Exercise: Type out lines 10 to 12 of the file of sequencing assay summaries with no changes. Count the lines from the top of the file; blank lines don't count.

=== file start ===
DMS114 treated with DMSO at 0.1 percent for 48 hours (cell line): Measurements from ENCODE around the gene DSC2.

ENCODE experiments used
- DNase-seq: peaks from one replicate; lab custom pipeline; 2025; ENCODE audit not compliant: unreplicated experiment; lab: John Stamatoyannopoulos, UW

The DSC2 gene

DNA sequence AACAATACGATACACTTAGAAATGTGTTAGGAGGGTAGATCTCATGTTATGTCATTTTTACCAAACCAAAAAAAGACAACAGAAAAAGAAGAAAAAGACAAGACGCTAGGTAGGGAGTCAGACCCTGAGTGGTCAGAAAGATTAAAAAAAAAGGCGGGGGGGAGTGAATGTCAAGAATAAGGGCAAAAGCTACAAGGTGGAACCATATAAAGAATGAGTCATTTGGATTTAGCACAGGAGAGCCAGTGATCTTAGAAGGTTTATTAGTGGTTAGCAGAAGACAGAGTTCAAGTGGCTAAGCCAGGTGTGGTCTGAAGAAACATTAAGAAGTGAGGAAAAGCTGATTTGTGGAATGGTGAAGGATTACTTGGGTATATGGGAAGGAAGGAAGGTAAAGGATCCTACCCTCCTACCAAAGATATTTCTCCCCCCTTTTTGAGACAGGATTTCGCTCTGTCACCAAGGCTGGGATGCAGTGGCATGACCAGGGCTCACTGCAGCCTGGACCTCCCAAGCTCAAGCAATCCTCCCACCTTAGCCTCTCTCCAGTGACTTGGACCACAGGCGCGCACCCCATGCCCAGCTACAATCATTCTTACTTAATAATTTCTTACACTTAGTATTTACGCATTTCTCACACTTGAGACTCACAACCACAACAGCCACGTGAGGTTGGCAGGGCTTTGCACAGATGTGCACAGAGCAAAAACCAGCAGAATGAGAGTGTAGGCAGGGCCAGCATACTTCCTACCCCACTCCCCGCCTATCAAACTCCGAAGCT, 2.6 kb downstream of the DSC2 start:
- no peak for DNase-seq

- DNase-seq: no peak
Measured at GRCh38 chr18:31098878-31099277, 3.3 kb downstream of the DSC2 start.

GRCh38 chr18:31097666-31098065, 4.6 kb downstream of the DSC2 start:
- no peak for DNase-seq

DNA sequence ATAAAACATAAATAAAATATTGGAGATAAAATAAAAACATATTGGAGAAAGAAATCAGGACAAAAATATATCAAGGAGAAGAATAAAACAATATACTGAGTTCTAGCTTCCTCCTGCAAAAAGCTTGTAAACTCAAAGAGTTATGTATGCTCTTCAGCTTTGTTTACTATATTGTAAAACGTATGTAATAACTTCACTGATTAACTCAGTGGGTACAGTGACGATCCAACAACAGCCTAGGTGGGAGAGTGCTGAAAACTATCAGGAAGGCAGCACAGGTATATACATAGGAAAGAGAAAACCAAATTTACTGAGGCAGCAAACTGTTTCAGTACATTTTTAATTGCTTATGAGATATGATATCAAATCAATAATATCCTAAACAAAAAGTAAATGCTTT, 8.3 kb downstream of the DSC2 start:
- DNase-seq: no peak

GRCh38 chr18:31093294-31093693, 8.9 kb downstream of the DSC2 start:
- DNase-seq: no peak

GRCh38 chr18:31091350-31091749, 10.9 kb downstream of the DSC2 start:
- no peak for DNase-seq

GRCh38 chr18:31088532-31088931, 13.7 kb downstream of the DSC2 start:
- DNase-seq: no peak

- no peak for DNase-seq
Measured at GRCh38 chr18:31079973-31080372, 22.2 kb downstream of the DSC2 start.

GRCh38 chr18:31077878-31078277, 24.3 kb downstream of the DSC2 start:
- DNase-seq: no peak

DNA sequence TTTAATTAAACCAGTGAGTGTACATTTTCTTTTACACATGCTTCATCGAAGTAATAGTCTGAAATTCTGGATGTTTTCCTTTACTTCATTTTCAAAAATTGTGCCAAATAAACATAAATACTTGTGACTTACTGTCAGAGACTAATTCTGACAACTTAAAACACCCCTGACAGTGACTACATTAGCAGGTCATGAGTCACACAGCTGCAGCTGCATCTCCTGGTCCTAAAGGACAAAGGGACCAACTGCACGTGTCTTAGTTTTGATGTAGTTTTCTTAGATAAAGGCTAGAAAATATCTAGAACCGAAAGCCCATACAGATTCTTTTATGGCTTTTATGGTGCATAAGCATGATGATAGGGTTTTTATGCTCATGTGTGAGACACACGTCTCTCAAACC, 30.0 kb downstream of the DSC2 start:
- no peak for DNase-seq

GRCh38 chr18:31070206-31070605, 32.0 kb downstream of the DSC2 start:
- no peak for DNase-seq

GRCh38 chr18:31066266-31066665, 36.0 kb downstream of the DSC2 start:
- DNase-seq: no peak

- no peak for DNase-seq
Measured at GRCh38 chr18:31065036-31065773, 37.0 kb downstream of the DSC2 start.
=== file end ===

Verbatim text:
- no peak for DNase-seq

DNA sequence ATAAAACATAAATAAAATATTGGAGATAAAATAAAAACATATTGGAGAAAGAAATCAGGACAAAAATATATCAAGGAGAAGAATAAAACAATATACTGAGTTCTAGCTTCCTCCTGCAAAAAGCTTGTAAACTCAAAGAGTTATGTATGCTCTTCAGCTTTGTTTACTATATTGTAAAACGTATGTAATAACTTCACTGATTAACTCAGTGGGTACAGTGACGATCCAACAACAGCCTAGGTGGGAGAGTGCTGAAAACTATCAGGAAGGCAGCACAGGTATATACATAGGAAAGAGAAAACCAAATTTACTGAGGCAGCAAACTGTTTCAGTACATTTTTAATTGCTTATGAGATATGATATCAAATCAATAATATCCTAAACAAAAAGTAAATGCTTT, 8.3 kb downstream of the DSC2 start:
- DNase-seq: no peak